The Political Program of the Campaign for One Democratic State in Historic Palestine
In recent years, the idea of a one democratic state in all of historic Palestine as the best solution to the conflict has re-emerged. It started gaining increased support in the public domain. It is not a new idea. The Palestinian liberation movement, before the catastrophe of 1948 (the Nakba) and after it, had adopted this vision, including the Palestinian Liberation Organization. The PLO abandoned this idea in the framework of the diplomatic negotiations at the late eighties that led to the Oslo agreement of 1993. The Palestinian leadership hoped that this agreement would enable the building of an independent Palestinian state on the territories that Israel occupied in 1967. But on the ground Israel has strengthened its colonial control, fragmenting the West Bank, East Jerusalem and Gaza into isolated cantons, separated from one another by settlements, checkpoints, military bases and fences. Read more...
Webinars and Films
ICAHD UK Webinar: Clare Short in Conversation with Jeff Halper and Awad Abdelfattah
27 May 2020
Former Labour politician, Clare Short has worked internationally with non-governmental advocacy groups across the developing world and has had long-standing interest in Palestine/Israel. She will be conversation with Awad Abdelfattah from the Galilee and Jeff Halper from Jerusalem. Awad is a political writer and former General Secretary of the Balad political party which aims to transform the state of Israel into a democracy for all its citizens, irrespective of national or ethnic identity. Awad Abdelfattah now leads the One Democratic State Campaign (ODSC)..View video (opens in a new window)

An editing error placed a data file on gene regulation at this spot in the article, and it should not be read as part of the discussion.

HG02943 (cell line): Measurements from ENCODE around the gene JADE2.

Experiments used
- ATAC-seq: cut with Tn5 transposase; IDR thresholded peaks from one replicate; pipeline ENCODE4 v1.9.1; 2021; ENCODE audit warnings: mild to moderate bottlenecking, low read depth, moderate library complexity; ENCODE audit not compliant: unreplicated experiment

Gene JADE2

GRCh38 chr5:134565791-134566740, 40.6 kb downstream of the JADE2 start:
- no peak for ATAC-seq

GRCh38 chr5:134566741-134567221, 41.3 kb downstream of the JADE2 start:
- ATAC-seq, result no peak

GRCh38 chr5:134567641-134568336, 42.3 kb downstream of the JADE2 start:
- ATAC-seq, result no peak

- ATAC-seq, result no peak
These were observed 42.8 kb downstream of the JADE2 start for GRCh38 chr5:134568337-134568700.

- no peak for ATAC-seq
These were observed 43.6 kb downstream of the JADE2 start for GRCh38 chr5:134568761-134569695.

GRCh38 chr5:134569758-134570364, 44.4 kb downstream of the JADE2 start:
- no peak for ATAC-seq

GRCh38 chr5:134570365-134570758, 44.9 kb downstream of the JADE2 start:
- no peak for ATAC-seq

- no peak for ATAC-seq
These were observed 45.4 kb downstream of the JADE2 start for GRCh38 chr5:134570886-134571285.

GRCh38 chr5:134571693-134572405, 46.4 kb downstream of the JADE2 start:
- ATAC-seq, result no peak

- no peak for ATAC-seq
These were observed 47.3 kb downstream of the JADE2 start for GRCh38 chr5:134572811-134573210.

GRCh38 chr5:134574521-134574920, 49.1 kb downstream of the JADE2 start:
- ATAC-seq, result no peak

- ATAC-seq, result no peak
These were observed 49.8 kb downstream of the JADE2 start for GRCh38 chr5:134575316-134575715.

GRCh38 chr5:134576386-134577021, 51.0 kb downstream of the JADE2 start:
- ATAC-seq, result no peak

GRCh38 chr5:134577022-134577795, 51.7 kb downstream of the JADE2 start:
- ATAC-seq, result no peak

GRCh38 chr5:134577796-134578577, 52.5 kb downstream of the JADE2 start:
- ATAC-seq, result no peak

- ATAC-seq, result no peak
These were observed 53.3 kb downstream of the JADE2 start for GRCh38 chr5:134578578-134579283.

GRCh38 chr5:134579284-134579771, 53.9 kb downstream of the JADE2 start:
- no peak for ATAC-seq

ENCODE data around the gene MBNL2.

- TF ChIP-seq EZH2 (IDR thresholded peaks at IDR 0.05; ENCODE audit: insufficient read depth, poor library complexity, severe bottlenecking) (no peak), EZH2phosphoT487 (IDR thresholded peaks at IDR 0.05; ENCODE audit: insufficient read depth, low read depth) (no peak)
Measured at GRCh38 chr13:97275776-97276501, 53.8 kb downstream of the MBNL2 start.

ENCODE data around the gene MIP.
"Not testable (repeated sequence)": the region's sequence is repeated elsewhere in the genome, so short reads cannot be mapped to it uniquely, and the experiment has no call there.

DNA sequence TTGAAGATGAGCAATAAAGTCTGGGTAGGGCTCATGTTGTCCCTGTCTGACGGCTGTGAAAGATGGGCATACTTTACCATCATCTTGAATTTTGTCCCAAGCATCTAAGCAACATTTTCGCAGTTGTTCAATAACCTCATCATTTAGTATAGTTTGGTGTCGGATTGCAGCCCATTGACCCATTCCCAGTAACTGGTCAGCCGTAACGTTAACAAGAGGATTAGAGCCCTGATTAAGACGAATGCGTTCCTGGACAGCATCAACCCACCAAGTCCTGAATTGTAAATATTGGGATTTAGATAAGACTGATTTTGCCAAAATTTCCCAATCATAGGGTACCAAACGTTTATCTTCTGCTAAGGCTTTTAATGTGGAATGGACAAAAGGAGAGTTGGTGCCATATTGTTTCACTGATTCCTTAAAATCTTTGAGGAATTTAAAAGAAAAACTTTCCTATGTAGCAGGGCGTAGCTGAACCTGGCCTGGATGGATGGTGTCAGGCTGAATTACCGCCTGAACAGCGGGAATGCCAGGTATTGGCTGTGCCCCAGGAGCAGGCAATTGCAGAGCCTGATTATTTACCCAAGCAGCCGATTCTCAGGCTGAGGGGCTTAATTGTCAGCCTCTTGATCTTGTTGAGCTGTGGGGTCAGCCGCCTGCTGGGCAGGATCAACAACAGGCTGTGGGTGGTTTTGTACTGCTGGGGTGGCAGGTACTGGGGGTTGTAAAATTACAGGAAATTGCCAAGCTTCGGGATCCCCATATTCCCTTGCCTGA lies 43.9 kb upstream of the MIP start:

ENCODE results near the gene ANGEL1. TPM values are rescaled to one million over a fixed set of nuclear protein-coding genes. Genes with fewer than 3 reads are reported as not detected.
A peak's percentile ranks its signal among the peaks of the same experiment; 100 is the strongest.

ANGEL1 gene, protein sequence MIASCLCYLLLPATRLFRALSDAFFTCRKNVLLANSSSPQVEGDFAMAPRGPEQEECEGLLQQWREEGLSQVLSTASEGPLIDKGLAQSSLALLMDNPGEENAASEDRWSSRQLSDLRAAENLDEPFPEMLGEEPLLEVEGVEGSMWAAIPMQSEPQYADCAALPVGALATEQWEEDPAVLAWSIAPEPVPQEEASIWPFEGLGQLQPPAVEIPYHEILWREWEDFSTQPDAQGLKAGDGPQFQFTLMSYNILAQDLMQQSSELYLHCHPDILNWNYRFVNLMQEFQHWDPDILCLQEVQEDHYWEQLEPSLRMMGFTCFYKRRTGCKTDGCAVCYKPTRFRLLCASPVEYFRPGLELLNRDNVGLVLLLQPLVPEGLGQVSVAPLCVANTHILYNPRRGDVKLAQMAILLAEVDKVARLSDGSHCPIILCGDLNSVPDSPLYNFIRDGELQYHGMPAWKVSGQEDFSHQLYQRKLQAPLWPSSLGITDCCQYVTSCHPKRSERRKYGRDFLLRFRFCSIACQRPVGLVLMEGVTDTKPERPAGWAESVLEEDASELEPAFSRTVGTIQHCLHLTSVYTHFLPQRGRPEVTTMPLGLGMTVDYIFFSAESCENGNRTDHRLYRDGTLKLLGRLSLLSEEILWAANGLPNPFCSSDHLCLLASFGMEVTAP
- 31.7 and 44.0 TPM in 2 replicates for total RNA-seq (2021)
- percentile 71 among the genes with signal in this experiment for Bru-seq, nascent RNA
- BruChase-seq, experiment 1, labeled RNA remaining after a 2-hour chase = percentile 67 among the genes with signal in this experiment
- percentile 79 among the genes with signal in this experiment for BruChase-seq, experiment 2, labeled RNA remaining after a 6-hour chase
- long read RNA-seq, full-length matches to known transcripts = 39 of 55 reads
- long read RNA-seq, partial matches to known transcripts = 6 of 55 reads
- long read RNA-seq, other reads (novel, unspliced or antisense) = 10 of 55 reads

ICAHD UK’s Interview with Awad Abdelfattah
Can you tell us about yourself?
Awad: I was born to a hard-working farming family in Kawkab, a village in the north of Palestine, today Israel. Since childhood, my father told me stories about its history. My family is one of those who survived the expulsion and the ethnic cleansing which the Zionist gangs carried out during and after the 1948 war, the Nakba. At the time, the population of the village was 400 and most of the people remained thanks to the wisdom of a charismatic and influential figure who conducted successful negotiations with the gangs’ officers that occupied my village. However about 20 percent of Kawkab’s residents, many of whom are my relatives, fled as soon as they learned the gangs had gathered village men in front of my grandfather’s house. They were subjected to torture and everybody expected them to be massacred as had happened in many other places. Women were screaming and crying; it was very frightening. At the time, my grandmother had just lost one of her sons while engaged in defending the village, and she expected that her three remaining sons and husband would also be massacred by the Zionists; thankfully they were spared. My father remembers how his brother bled for hours before he died, and he carried the trauma with him for many years. Read more...
ICAHD UK’s Interview with Diana Buttu
Diana, you were born in Canada. What identity did you grow up with?
As the daughter of immigrant parents, I knew - and was made acutely aware - that I was not white; that I was from a different place, but that I was born in Canada. In Canada, there is a lot of veiled racism with people often asking questions to such as “where is ‘back home’?” or “where are you REALLY from?” It becomes both difficult and easy to adopt a “Canadian” identity: easy because it becomes the way of trying to fit in but difficult because you never do. As I say this, however, I think it is important to highlight that, during my education in Canada, Indigenous peoples were rarely, if ever, discussed. Canada was created on top of Indigenous land. Indigenous peoples’ place in the national narrative of the “birth” of Canada has been minimized and viewed as peripheral to the dominant culture’s stories and identity. Read more...